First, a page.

“Exhibitions, art books, artists carry an urgent message even when the works themselves remain unintelligible. The message is that the work of art is the ideal (and therefore magical, mysterious, incomprehensible) commodity. It is dreamed of as the spiritualized possession. Nobody dreams or thinks of music, the theatre, the cinema or literature in the same way.”
A faded section of canvas-backed photographic paper in one of Room 2’s display cases illustrates this point. This was the section Berger cut out from what appears to be Botticelli’s Venus and Mars in the first episode of Ways of Seeing. Taken from Mike Dibb’s personal archive – he had the entire fake painting on his wall for a while, but threw it away – the impact of Ways of Seeing has given it a potential commodity value. And indeed, we had to pay the BBC £125 to screen the one minute’s footage of it being removed. The series can never be licensed for DVD because of its sheer volume of imagery: the copyright holders could never realistically be tracked down and recompensed for the reproduction of their “commodities.”
But in showing the archive in armoured glass cases – as we were required to, in order to secure the loans – this exhibition is part of a process which contradicts Berger’s assertion in the essay that ‘a painting or a sculpture is a significant form of property – in the sense which a story, a song, a poem is not.’ Hence the logic of Berger’s donation:
“People sell their archives, and well that really didn’t interest me because I don’t like putting prices - money values - on things of heart, or things concerning passion, or even really things concerning the imagination. But I somewhere am perhaps deeply unmercantile and it is market forces as they are now called who at the moment are ruling - both materially and socially, and politically - the planet. Therefore if one can take decisions and do things which have nothing to do with the values behind those market forces, then so much the better.”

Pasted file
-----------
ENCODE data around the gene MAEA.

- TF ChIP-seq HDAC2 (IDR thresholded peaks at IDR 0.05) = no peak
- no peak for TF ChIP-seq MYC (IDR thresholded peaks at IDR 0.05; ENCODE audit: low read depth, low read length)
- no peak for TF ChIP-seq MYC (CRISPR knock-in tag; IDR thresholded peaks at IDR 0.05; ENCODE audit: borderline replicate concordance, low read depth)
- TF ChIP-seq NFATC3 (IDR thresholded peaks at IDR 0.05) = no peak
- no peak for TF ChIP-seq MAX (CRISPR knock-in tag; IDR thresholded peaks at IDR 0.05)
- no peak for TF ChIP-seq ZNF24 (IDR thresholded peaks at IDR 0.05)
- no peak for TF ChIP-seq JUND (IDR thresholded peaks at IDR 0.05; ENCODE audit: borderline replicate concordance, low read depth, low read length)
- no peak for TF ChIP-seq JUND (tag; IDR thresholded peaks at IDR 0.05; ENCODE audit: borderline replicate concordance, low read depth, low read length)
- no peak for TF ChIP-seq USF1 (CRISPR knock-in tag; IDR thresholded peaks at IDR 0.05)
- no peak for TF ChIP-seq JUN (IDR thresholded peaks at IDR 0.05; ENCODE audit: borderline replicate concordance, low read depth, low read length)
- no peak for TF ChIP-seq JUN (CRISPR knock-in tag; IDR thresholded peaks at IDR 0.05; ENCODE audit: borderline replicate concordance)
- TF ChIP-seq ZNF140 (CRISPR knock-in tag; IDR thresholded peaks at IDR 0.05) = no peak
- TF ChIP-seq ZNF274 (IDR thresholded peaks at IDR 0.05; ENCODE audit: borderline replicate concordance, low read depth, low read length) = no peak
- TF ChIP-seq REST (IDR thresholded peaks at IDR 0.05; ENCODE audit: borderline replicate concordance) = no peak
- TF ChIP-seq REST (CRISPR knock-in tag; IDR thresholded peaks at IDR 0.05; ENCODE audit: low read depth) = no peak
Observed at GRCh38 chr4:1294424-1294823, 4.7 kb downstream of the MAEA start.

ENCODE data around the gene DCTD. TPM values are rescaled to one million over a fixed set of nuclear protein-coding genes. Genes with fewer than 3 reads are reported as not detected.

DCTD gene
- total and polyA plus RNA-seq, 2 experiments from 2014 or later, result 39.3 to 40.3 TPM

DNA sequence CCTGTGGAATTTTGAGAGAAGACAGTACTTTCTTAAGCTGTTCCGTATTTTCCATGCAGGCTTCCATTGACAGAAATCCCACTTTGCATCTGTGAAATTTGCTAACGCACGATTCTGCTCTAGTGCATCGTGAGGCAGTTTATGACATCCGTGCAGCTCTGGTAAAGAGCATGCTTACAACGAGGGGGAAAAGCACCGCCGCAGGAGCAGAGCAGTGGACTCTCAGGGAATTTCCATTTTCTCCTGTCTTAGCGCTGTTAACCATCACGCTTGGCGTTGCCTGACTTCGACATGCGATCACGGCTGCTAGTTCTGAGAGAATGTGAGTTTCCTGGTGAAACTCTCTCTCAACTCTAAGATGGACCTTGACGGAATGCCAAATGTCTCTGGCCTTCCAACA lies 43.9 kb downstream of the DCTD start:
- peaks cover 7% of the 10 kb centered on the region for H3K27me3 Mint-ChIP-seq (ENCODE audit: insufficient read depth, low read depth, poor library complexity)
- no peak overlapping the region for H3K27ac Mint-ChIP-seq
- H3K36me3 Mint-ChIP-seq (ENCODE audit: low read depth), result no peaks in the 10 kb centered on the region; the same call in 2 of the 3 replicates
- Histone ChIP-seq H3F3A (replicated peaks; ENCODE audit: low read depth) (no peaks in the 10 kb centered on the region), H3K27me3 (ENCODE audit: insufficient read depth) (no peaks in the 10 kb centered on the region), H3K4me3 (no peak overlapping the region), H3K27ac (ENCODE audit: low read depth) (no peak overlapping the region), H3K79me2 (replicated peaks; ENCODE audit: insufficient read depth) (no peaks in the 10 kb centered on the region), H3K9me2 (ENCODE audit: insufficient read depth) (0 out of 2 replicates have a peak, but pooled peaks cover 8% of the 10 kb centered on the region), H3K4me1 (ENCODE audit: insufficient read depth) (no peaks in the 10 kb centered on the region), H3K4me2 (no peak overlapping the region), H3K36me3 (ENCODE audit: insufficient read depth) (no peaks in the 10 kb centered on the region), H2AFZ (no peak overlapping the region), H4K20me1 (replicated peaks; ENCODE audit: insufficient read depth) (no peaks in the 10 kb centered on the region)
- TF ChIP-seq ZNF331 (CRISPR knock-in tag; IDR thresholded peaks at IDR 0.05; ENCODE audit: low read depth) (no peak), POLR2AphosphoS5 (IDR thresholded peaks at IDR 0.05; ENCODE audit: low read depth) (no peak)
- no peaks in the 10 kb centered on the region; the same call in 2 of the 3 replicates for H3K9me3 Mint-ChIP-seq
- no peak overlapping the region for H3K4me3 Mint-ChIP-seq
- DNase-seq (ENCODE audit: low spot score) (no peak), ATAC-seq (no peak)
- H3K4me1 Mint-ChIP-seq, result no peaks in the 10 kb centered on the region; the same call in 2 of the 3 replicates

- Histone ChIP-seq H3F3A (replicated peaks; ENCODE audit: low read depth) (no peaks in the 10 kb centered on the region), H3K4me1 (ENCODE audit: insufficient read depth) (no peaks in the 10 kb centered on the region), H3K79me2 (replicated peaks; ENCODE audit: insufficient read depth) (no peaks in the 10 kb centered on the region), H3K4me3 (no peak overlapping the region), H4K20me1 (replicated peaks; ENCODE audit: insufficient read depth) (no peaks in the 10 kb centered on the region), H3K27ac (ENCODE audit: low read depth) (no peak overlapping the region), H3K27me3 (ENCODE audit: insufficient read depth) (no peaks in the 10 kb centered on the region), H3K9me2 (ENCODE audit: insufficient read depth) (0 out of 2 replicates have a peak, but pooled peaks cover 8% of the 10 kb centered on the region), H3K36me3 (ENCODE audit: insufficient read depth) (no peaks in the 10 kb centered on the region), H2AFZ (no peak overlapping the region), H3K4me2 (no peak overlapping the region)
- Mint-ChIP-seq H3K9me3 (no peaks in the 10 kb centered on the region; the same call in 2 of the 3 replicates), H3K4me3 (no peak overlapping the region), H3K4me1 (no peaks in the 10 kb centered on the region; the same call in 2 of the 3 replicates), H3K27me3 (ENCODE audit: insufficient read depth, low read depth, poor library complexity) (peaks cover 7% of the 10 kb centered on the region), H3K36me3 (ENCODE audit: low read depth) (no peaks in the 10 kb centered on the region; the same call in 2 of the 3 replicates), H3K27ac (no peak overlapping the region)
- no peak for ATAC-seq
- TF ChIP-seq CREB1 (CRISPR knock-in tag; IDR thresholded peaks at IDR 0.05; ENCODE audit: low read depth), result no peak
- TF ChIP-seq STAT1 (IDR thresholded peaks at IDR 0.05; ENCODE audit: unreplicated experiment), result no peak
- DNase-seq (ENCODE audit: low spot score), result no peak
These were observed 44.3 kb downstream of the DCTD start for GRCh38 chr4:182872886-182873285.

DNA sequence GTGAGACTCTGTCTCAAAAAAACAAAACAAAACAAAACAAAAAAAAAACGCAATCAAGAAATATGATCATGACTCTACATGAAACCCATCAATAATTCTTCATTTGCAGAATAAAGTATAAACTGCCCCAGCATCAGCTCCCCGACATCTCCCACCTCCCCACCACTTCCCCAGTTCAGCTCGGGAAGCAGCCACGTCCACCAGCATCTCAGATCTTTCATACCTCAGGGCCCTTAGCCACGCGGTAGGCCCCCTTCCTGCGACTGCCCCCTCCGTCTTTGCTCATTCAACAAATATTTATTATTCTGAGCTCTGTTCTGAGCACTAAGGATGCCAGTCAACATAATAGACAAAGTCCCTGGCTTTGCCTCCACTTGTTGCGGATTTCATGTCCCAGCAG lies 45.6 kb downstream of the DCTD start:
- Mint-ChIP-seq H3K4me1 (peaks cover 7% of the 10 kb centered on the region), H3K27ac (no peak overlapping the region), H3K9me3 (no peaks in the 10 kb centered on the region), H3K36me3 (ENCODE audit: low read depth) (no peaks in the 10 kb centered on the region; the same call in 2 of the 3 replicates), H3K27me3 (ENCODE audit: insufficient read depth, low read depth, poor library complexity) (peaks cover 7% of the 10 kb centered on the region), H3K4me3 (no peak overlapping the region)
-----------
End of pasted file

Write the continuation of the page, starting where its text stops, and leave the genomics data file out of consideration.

As a nice, unexpected side-effect, Libby Hall will now get her ‘things of heart’ – the photographs of her grandmother – back when the exhibition closes and the glass cases can be opened again.
This room’s main text panel ends by referring to Ways of Seeing’s distinction between “information” and what Walter Benjamin, in the essay which inspired it, ‘The Work of Art in the Age of Mechanical Reproduction’ (1936) calls “aura”: an almost sacred quality we are encouraged by market forces to think an “original” has. It asks what blend of these two qualities possessed the visitor to visit. Do you, sat at your computer screen – maybe long after the exhibition has closed – feel content with only the information?
See also Let Vietnam Live!
From 1965-71, John Berger was working on the novel that would win him the Booker Prize, G. (1972); the dateline on the last page lists Geneva, Paris and Bonnieux as the locations. He had left England in the Sixties to become a ‘European writer’, but was in England for Oxford Vietnam Week (Jan. 25 – 31 1967), where he delivered this speech; it was printed, with another by the Reverend Sidney Hinkes (1925-2006) an ex-paratrooper who was also arrested that year for his involvement for an anti-racism protest outside an Oxford hairdresser’s. In 2009, John Berger donated sixty years’ worth of his papers, accumulated in his stables in the French Alps, to the British Library. The pamphlet, Let Vietnam Live! came to the British Library loose as part of the archive.